Opinion: The tyranny of a child

Dear Editor,

Making sense of the Middle East is pretty much an exercise in futility, but I feel I cannot give up because it is such an important part of the world. The assassination of General Qasem Soleimani caught me off guard. Why was he in Baghdad in the first place? 

These two passages from articles in the London Review of Books help explain why this was one more foolish move by an administration that doesn’t really know what they are doing when it comes to foreign policy.

“The left often describes Trump’s rule as neo-fascist, but the more accurate description would be neo-infantilist, the tyranny of a child who imagines himself to be omnipotent. During the clashes in Iraq that led up to Soleimani’s assassination, few American commentators bothered to note that it was Bush and Cheney’s invasion of Iraq that got us here in the first place. Had it not been for the 2003 invasion, Iran would not have been able to turn Iraq into a client state, or to organise pro-Iranian militias to maintain its influence there. There would have been no Islamic State (IS have hailed Soleimani’s killing as an act of ‘divine intervention’).” “To Important to Kill” [Adam Shatz on the death of Qasem Soleimani] London Review of Books. January 23, 2020

“Soleimani’s assassination on 3 January has rescued the Iranian leadership from this mounting political crisis. Trump ignored military wisdom – ‘Never interrupt your enemy when he is in the middle of making a mistake’ – at a time when Soleimani, and those who thought like him in Iran, Iraq and Lebanon, had made a grave misjudgment in responding to political unrest with extreme force. As the largest crowds since the funeral of Ayatollah Khomeini in 1989 filled the streets of Tehran and other cities to mourn Soleimani, senior members of the Iranian government seemed astonished by a renewed sense of national solidarity Tehran and Washington were closer than they have ever been after Islamic State captured Mosul in 2014; both were determined to stop IS fighters advancing on Baghdad. As the Iraqi’s put it: ‘They shake their fists at each other over the table, but shake hands under it.’” “Blundering into War” [Patrick Cockburn on what Trump doesn’t know about Iran] London Review of Books. January 23, 2020.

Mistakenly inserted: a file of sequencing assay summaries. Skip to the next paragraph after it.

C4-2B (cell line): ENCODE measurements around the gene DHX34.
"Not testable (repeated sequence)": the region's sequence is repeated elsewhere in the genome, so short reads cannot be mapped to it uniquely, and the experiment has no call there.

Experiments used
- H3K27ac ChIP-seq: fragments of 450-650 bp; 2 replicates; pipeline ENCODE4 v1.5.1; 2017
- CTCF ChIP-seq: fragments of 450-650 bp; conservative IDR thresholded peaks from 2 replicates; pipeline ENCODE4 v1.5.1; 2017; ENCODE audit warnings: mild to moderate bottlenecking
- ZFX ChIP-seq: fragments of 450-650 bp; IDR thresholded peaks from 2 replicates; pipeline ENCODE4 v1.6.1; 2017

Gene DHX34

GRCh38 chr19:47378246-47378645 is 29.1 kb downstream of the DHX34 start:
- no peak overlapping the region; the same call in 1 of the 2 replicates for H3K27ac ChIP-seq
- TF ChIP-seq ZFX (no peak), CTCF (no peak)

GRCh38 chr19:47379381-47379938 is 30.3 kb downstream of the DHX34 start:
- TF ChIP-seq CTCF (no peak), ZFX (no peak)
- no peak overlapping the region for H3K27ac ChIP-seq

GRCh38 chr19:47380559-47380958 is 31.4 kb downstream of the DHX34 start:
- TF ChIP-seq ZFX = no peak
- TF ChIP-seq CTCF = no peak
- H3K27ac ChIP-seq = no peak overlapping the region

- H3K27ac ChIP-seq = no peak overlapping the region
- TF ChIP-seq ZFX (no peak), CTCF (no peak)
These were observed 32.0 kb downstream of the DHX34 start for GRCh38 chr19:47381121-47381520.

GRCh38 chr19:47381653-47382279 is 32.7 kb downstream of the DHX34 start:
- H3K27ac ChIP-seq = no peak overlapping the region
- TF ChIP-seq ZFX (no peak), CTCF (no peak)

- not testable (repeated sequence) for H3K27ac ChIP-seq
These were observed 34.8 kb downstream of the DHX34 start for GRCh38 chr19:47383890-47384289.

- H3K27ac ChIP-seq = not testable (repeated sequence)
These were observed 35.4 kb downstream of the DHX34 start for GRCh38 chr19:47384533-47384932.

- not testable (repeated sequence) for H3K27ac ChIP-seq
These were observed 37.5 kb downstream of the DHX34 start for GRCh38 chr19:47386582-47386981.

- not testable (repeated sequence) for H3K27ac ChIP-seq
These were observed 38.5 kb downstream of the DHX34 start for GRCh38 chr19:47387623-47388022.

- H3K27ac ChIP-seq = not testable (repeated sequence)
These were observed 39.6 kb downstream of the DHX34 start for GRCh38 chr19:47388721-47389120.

Ed Nizalowski

Newark Valley, N.Y.

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